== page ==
Each chapter begins with a photo and yearbook-style sketch of the personality, complete with favorite areas of study and a memorable quote. The biographies are short and insightful, with the author often injecting her own thoughts. Dobson, the mother of three homeschooled children, has written numerous books on the topic (The Homeschooling Book of Answers and Homeschooling: The Early Years, among them) and is a news editor and columnist for Home Education Magazine. In her casual, succinct writing style, she brings to life personalities that have little in common beyond their method of education. Some were taught at home completely; others for only a few years. They offer advice, warnings, and fond memories. And their overriding message is that homeschooled people are just as diverse and interesting as the students found in traditional schools. "We are not alone," is the cry heard from these pages. --Jodi Mailander Farrell

Homeschooling: A Patchwork of Days: Share a Day With 30 Homeschooling Families
From a bedroom community in Nebraska to a farm in Vermont, from families who rely on workbooks to those who have sworn them off, this in-depth examination of the lives of homeschoolers covers a wide range of people and methods. When author Nancy Lande started homeschooling more than 10 years ago, this is the book she wanted that didn't exist. What better way to create your homeschool than reading about others and picking and choosing the styles that appeal to you? Lande has corralled a variety of homeschoolers and, with some deft editing, allowed them to speak for themselves. Every chapter features a different household on any given day. Many of the writers are mothers, but a stay-at-home dad and several children tell their tales as well. Their detailed descriptions start in the waking hours of morning and get down to the nitty-gritty information of everyday life in a homeschool: how moms fit in showers, how chores are divvied up, how reading and research are gently initiated, how parents set aside time for themselves.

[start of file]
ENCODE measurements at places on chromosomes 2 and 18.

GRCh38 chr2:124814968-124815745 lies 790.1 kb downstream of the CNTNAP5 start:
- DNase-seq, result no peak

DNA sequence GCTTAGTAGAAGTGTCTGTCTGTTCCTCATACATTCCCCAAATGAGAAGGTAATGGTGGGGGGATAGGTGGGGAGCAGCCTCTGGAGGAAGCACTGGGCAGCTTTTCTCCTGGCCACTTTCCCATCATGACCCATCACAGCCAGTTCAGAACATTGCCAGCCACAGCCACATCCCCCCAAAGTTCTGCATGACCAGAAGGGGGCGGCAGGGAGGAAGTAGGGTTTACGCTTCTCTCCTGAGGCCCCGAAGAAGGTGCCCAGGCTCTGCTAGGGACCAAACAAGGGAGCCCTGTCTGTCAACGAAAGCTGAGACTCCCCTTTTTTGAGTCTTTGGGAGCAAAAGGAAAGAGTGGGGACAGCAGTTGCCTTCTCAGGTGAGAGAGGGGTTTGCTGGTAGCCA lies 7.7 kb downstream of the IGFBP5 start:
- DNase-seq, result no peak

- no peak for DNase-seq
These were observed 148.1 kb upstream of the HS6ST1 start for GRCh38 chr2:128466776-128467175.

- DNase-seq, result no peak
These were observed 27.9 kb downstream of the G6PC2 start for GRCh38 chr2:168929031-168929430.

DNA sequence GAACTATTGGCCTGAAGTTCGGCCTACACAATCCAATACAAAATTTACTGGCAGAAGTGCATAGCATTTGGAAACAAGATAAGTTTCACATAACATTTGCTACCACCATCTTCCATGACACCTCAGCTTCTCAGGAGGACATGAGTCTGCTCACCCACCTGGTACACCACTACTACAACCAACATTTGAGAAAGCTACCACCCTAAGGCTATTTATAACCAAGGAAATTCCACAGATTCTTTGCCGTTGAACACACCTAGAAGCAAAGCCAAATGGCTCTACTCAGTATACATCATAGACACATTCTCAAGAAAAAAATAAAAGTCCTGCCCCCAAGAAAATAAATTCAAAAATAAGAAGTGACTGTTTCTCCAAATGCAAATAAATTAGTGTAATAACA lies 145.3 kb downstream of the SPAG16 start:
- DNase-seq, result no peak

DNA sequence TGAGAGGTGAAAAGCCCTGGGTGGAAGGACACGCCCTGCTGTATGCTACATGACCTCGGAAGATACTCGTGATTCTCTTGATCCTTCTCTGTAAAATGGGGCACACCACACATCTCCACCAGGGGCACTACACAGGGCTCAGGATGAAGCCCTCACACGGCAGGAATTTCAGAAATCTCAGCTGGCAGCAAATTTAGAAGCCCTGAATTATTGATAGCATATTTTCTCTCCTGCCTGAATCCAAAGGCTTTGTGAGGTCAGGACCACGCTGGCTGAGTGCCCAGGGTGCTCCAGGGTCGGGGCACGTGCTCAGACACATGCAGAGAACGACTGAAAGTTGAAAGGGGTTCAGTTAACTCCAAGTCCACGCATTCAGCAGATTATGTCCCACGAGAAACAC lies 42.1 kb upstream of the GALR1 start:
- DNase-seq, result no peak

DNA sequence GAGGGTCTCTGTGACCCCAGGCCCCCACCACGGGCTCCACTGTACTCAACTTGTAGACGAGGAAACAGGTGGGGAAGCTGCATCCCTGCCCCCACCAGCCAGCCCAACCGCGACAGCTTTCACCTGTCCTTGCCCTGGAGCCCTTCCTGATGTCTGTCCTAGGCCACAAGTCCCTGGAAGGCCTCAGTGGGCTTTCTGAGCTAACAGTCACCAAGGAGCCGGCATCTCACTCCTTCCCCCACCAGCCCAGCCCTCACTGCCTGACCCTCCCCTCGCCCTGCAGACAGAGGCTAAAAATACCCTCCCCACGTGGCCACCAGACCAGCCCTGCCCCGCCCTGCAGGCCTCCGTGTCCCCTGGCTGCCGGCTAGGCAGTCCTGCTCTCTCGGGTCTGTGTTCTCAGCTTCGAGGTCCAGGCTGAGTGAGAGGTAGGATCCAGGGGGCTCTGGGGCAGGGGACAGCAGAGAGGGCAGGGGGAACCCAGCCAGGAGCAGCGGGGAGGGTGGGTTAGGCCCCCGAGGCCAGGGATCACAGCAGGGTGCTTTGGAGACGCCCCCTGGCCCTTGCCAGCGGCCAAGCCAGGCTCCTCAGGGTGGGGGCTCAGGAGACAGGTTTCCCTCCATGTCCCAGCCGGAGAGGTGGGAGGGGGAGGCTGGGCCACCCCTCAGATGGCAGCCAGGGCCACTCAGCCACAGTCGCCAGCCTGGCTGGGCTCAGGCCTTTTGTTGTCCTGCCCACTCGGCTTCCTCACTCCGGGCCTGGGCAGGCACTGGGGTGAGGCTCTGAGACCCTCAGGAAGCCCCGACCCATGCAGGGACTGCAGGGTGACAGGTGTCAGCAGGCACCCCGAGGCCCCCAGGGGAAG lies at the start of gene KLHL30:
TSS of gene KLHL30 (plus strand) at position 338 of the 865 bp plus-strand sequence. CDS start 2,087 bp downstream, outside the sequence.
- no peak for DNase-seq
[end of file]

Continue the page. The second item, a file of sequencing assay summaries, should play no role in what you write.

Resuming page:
These writers invite the reader into their homes and advise, "Don't mind the mess." Their passages are often funny and unflinchingly honest. They aren't embarrassed to tell you they whipped out SpaghettiOs for a hurried lunch or stole a peek at CNN while ignoring the chaos in the playroom. Some of the families have created highly structured school environments within their homes, with desks and sharpened pencils. Others promote freestyle learning, with their children sprawled across the house working on projects or reading in between walking the dog, playing games, and riding bikes. The majority of families here live in Pennsylvania, the author's home state, but one writes from as far away as Scotland, another lives on a mountain in Alaska, and yet another checks in from a college town in Texas. Their learning logs, reading lists, and journal entries, along with family photos, help illustrate the book. The quilt they piece together is a great service to those wondering how to approach homeschooling. --Jodi Mailander Farrell

Articles
Victory!
he headline on the December 1987 Greenhouse Report read, “Will This Be the Last Year for Home Education?” This was not a sign of surrender, but a call to action.
A History of Homeschooling in North Carolina
In the late '80s a small group of concerned parents helped pass a law making NC one the most homeschooling-friendly states in the nation. 2013 marked the 25th anniversary of North Carolina’s homeschool law. It is now also the year the law was amended. It is good to reflect on our history while we also imagine and work for the future of homeschooling in NC.
Marking the Milestones: Historical Times
This timeline highlights the important milestones in the fight for homeschool freedom in the United States.